When in Tanzania: A Homestay with a Northern Tanzanian Family

The homestay is an integral part of the School for Field Studies experience in Tanzania, though it is also one of the most nerve-wracking. The living situations of families here in Rhotia range so drastically- from mud huts shared with livestock to concrete homes with TV and internet- that the only guarantee going into the homestay is that the experience will not be as you expected.

Since the SFS program is quite fast-paced, the homestay is only one full day, from eight a.m. to five p.m. We were placed in pairs, and myself and my classmate David were placed with Mama Francis, a few minutes’ walk from Moyo Hill Camp.  The family was made up of Mama Francis, George, Francis (women are called by the name of their firstborn child), three young children, and another mother.  Families are different in Tanzania; you can forget about figuring out how everyone is related, because family is family, no matter how related (or not related) they are.

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Mama Francis and her family live in a stick-and-mud hut, a third of which is home to four cattle and a number of sheep and goats. They also have a cat and four kittens, and a good many hens and chicks wandering about the hut. George, who is about our age, was our sort of “guardian” for the day. He showed us around and put us to work around the shambani (farm).  We swept with mint leaves, we tied up the animals, we scraped the inside of the animal pen with metal sheets to remove the many foul-smelling layers of fresh manure, and we spent a good while pulling up invasive weeds in the garden.

But once the work was finished, it was time for tea.  Tanzanians make their tea with a lot of sugar.  Probably much more than you are currently picturing.  We sat on wooden stools and heated water over a small fire inside the hut, then added loose leaf tea and sugar to the hot water.  The leaves were strained out as the tea was poured into mugs.  Once we were finished, George quizzed us on how to make tea the “Tanzanian way.”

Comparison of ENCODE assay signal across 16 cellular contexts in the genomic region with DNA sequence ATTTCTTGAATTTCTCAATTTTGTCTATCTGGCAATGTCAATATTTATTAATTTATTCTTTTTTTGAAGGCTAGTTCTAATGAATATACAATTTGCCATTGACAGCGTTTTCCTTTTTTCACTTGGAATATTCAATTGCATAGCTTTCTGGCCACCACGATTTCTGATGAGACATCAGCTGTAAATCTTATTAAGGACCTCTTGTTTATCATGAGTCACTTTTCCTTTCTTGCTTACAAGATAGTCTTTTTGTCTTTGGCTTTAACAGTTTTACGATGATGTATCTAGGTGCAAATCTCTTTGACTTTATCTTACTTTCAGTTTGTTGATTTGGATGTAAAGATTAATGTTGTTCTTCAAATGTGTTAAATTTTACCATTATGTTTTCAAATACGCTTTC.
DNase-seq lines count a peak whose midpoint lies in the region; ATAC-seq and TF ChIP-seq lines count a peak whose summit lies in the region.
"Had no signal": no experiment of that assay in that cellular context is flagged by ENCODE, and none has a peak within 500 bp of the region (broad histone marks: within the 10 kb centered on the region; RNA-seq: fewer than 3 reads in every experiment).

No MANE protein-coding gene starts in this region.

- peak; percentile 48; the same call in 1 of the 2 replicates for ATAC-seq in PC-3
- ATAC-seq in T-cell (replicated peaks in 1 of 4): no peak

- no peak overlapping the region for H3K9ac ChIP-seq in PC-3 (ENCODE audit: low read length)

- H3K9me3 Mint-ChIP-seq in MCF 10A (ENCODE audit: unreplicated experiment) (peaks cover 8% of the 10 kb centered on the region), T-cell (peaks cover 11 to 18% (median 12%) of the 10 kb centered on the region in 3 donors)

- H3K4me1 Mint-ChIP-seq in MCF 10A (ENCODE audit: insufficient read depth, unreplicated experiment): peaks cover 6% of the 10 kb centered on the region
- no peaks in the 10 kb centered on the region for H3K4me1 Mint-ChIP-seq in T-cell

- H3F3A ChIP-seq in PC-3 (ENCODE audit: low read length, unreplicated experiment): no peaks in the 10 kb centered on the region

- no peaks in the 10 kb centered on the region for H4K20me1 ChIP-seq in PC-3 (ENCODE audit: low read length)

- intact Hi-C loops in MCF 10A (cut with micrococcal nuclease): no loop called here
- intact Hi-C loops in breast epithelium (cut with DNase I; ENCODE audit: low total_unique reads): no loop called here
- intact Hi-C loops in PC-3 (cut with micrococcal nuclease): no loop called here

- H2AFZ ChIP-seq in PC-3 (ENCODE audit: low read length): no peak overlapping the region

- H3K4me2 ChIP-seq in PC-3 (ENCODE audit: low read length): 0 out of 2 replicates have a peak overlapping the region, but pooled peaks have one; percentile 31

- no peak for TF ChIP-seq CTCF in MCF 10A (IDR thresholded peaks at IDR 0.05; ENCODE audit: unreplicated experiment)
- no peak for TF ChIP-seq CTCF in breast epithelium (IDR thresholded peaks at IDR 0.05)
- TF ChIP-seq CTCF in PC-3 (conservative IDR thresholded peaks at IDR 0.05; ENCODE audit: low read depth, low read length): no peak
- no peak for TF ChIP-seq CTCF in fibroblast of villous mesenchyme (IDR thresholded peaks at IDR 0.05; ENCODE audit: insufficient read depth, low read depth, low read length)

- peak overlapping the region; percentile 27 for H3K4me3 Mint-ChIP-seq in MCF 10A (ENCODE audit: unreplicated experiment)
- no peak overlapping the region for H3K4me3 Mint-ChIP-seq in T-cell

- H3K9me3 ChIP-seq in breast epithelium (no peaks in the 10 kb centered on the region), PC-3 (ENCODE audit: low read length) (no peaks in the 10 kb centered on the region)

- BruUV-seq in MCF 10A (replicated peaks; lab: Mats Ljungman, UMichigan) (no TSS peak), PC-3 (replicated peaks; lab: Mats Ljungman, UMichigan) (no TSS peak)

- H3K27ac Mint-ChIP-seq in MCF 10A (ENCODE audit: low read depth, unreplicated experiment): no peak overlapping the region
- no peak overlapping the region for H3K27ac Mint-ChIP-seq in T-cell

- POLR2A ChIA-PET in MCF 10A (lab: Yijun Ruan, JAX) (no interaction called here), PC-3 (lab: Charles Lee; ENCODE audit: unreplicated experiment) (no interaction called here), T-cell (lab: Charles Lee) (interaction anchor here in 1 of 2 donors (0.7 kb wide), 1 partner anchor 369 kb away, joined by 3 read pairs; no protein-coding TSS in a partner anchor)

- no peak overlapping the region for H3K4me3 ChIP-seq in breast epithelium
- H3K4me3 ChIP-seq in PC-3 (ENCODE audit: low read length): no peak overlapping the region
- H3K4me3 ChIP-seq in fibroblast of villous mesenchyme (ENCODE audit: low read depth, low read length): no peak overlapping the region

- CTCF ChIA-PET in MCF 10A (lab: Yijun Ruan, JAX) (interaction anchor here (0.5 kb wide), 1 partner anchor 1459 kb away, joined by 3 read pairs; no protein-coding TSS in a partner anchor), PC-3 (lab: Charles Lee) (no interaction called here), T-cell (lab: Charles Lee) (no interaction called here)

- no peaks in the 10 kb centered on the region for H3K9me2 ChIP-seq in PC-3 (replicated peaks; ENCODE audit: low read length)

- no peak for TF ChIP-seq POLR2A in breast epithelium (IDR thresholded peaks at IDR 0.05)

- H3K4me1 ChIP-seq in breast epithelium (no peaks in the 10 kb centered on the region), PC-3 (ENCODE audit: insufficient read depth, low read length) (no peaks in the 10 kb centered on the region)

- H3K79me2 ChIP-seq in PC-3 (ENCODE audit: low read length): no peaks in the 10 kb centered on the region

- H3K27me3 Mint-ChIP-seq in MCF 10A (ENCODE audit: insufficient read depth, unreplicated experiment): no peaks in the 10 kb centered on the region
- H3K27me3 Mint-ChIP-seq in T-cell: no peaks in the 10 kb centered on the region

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The language barrier was a bit troublesome at times, and it resulted in a lot of time spent sitting in silence, whistling or watching the livestock graze outside.  However, even in rural Tanzania, the children learn English in school.  For most of them, it is their third language; they learn to speak their tribal language at home, Swahili in primary school, and English in secondary school.

George’s English was far better than my Swahili, but still our vocabularies left much to be desired.  We cooked lunch together, and he showed us how to prepare meat, cook rice, and cut vegetables the Tanzanian way, all of which was quite different than in the States, where our meat comes without bone fragments, our rice comes without rocks, and we have real cutting boards and sharp knives.  We cooked over the little fire once more, with the rice pot stacked on the stew pot, which I found quite ingenious.

The tiny hut got quite smoky while we were cooking, and my eyes were streaming as I sat next to the fire.  The whole ceiling was black from the smoke and ash of years of lunches and dinners cooked in the corner of the bedroom.

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The food was standard Tanzanian fare: stewed meat, rice (far better than ugali), and a spoonful of vegetables to top it off.  I fed more pieces of meat to the cat than I would like to admit, but with the amount of food we were served, I knew there was no way I could clean my plate alone.

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In the afternoon was time for mapumziko (rest), and we sat inside the hut for a while, digesting the food and the experience of the homestay.  Later on, Francis saved the day by producing a frisbee, which we played with for a while, until it got too hot and we got too tired to continue.  At that point, the stools under the shade of a tree sounded much more appealing.  We talked about education here in Tanzania, and how hard it is for parents to send their children to college, or even secondary school (only primary is free here).

George said he wanted to learn about the animals and plants like we get to do; he wanted to become a tour guide in Arusha like his uncle.  He asked us how much the program here cost us, and told us about how expensive higher education is in Tanzania.  It was quite a sobering conversation.

The whole experience was a humbling one.  It was a day that I will not forget.  Even if at times it was awkward, it has been one of the most important and enlightening experiences of the program so far. I know that it will shape my outlook on this place and its people, just as it will shape my outlook on life back home and how I choose to live, for a long time to come.

Until next time,
Heather

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2 responses to “When in Tanzania: A Homestay with a Northern Tanzanian Family

  1. Life changing experience in one day. You will come back changed from this trip. The pictures are worth 1000 words.

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